Extrusion (prolapse- nucleus attached to disc but outside annulus)
Sequestered (nuclear material in intervertebral canal)

46

Pain in the thoracic spine is...

poorly localized
A or P
may follow a rib

47

What ribs are true? false? floating?

true 1-7
false 8-12
floating 11-12

48

Describe the pump handle motion

upper ribs
up and forward motion of sternum
axis is the frontal plane

49

Describe the bucket handle motion

upper ribs
up and lateral motion
axis is frontal plane

50

How is scoliosis named?

apex of the convexity

51

What are tests to determine scoliosis?

Adam's sign (scoliosis persists with flexion and indicates structural curvature)
xray
Cobb angle

52

What are components of a T spine exam?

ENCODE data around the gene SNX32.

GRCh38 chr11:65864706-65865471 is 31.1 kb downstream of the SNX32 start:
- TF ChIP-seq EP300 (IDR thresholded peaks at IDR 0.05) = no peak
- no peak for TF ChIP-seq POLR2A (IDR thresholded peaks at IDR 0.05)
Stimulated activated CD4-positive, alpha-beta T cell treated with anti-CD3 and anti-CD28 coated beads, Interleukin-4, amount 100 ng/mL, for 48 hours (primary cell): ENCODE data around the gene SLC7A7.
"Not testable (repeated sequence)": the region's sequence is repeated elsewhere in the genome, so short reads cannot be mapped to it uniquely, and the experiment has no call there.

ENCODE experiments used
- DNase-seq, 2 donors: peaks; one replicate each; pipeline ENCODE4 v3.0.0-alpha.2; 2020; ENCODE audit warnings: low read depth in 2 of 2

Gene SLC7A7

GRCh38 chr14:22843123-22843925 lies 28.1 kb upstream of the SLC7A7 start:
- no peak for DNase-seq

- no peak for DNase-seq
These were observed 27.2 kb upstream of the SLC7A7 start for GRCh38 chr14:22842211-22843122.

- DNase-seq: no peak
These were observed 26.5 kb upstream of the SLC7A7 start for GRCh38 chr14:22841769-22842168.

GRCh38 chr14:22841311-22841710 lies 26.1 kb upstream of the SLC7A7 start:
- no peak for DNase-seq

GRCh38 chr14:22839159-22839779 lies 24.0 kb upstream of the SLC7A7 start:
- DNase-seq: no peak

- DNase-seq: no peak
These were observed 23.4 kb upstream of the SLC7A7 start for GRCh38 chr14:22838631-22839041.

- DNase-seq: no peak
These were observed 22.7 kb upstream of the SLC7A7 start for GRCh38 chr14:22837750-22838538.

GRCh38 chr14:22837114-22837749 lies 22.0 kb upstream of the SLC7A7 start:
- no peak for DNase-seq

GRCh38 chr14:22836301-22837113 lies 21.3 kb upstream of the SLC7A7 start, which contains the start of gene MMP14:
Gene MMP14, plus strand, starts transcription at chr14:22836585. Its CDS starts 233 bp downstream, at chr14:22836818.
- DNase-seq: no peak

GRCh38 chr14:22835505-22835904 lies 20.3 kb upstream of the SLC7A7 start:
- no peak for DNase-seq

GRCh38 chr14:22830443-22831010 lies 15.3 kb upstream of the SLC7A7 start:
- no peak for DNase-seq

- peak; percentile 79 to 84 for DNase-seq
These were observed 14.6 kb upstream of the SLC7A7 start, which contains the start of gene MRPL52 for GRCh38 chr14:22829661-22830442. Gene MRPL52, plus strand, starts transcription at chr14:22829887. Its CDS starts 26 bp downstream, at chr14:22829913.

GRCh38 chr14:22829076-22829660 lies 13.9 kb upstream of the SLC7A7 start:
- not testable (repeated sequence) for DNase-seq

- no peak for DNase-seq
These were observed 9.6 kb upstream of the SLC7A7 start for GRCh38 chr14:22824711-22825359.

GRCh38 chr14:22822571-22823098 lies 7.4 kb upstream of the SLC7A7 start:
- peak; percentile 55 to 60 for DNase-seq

AROM
AROM with overpressure
neuroscreen
joint mobility assessment
PROM
special tests
palpation

53

What is thoracic outlet syndrome?

compression of neurovascular bundle between c spine and axilla

54

Typical symptoms of thoracic outlet syndrome?

swelling or arm/hand, fatigue in UE, pain, vein distention, weakness, problems with fine motor tasks, cramps, numbness, tingling

55

Potential causes of TOS?

congenital anomaly, postural, exostosis (cartilaginous tissue on bone), trauma, pregnancy

56

What could mimic thoracic outlet syndrome?

anterior scalene tightness
costoclavicular approximation
pec minor tightness
cervical rib

57

What is T4 syndrome?

like TOS plus a headache caused by thoracic hypomobility

vague complaints of back and arm pain

58

Why classify with McKenzie?

assess intensity and location of symptoms prior, during and after

59

What are the possible McKenzie classifications?

posture
dysfunction
derangement

60

McKenzie classifications: posture

intermittent pain
no pathology
not referred
soft tissue stress

61

McKenzie classifications: dysfunction

creeping onset
pain before end range